An opportunistic feeder, the American coot feeds mainly on plant material, but will also eat insects, snails, tadpoles, and small fish (2). While breeding, it gorges on seasonally abundant water insects, and the chicks are fed almost exclusively on this arthropod prey, until they gradually switch to a more vegetarian diet (8). This adaptable bird will also walk considerable distances to graze on terrestrial grasses and even scavenge for dead birds (3). On water, it may upend to feed upon submerged vegetation or dive in shallow water before bringing its food back up to the surface to consume it (2) (3).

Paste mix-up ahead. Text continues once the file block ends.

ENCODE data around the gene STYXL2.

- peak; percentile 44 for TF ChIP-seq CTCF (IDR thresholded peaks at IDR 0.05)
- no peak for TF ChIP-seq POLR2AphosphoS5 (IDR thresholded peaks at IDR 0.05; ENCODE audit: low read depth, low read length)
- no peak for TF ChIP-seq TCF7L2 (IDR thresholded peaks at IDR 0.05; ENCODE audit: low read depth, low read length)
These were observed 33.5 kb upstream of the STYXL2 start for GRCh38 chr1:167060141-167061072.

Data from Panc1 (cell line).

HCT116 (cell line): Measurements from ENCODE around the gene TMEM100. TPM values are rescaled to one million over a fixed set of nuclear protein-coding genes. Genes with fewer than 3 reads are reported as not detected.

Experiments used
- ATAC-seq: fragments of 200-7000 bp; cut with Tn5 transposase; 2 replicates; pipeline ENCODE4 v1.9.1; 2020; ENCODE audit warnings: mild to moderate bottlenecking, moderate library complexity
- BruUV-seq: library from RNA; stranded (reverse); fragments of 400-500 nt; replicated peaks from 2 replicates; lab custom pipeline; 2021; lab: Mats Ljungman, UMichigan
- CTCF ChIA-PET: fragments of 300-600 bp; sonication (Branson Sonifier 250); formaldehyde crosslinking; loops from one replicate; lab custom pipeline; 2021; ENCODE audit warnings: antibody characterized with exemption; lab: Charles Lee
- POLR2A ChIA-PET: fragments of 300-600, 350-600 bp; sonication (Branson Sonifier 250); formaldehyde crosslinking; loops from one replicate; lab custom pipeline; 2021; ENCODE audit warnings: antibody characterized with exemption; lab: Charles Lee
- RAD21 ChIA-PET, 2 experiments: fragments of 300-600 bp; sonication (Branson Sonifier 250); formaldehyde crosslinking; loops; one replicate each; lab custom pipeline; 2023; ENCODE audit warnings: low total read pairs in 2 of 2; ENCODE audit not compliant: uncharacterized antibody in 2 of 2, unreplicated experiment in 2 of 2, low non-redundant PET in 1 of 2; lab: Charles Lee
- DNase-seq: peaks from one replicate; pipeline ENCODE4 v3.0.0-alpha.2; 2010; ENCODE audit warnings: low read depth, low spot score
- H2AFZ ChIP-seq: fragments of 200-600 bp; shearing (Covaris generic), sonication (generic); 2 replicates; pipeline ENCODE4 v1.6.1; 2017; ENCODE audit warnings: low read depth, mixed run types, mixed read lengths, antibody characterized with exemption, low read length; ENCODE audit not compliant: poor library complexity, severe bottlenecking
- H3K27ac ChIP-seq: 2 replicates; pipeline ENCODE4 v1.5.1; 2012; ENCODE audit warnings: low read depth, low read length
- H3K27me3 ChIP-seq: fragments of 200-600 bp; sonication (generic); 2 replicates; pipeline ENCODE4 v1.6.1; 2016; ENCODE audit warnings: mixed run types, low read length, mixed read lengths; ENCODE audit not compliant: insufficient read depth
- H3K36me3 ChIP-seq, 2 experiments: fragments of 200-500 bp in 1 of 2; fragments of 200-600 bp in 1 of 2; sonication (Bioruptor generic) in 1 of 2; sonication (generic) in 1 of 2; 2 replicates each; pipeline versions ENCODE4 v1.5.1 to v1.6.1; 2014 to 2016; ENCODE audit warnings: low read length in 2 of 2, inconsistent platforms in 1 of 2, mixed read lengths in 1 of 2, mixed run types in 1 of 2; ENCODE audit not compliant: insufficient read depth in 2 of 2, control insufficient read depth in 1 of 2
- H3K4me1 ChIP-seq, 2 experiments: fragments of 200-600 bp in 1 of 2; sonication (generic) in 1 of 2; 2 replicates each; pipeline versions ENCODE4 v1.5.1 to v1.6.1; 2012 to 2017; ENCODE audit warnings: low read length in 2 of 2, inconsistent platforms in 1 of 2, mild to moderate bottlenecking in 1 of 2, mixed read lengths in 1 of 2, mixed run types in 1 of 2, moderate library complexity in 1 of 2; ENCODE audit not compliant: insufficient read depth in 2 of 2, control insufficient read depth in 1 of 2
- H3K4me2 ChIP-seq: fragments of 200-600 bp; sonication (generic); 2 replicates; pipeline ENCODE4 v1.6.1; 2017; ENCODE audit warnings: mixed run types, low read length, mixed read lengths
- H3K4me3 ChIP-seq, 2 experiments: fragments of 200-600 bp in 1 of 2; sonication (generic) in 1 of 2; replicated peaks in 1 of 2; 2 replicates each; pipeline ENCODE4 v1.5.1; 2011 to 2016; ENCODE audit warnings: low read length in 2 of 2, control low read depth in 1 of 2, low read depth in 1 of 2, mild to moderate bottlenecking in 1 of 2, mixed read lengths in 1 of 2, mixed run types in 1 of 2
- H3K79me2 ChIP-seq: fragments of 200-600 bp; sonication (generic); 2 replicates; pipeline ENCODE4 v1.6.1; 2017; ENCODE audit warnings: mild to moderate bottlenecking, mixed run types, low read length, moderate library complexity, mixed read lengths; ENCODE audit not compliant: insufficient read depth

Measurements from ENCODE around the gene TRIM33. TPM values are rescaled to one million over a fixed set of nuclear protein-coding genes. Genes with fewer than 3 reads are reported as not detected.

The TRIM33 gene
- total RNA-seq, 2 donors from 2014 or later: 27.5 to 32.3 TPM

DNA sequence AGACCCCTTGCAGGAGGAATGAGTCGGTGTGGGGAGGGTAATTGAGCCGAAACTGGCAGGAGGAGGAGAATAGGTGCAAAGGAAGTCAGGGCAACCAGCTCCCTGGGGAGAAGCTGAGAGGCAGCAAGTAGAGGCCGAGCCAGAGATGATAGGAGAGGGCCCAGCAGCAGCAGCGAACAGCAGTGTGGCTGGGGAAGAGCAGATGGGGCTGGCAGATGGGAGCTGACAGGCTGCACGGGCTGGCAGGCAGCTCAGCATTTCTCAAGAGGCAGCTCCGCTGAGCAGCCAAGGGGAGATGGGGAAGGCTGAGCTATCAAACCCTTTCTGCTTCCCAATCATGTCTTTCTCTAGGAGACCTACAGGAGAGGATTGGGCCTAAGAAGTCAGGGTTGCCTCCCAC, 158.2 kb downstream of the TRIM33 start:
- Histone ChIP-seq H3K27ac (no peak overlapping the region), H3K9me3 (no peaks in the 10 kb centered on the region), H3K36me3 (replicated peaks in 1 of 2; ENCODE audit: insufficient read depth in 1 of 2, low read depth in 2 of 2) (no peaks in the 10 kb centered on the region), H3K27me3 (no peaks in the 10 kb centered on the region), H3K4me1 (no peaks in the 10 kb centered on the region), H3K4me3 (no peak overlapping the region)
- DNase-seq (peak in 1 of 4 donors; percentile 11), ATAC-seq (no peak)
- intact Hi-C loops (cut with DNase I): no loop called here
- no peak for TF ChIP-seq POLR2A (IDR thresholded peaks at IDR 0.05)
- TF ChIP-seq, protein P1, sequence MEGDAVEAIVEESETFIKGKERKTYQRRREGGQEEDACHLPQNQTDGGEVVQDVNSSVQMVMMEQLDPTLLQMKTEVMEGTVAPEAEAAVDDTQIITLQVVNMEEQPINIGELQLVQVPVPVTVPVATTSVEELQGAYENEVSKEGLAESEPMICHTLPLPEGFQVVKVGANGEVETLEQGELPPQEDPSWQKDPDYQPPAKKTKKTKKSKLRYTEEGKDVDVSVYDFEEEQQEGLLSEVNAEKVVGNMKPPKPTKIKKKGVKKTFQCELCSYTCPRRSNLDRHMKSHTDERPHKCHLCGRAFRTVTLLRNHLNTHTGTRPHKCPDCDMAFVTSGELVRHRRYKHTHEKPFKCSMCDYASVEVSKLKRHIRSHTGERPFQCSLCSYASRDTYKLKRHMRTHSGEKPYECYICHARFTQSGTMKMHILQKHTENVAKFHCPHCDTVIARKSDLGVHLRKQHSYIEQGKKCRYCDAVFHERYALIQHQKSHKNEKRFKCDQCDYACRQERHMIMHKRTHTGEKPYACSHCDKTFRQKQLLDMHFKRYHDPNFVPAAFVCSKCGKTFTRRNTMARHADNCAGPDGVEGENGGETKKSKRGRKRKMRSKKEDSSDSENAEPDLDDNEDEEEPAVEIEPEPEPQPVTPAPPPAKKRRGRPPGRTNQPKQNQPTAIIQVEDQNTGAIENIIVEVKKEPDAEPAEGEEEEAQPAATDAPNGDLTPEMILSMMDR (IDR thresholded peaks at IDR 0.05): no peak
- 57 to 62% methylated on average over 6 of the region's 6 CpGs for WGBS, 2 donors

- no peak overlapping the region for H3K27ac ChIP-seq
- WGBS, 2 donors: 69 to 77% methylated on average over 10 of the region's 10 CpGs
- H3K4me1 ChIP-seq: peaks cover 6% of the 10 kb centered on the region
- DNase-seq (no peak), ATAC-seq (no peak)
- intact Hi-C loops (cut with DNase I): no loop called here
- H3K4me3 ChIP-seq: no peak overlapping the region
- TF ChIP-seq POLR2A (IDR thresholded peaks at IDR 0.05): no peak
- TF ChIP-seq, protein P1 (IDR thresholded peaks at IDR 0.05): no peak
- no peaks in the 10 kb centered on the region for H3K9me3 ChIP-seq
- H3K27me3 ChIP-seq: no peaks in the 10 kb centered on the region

Although gregarious for much of the year, during the breeding season, which runs from April to July in North America, the American coot separates into monogamous pairs which fiercely defend territories from other coots (2). Renowned for the aggressiveness with which it repels intruders, the male American coot marks its territory by patrolling, charging and water splashing, but on occasions fighting ensues, and it will viciously attack trespassers by striking with the bill and slashing with the claws. Shortly after arriving at breeding sites, the bond between breeding partners is reinforced by courtship displays involving bill touching, head bowing and preening (3). A floating nest made of piles of vegetation anchored to a bank is then constructed by both birds, usually within a few metres of open water. A clutch of 6 to 15 eggs is subsequently laid and incubated for 22 to 27 days. Capable of swimming almost immediately after hatching, the chicks soon leave the nest, but regularly return to the platform to be brooded and fed by the parent birds, before eventually becoming fully independent three to ten weeks later (2).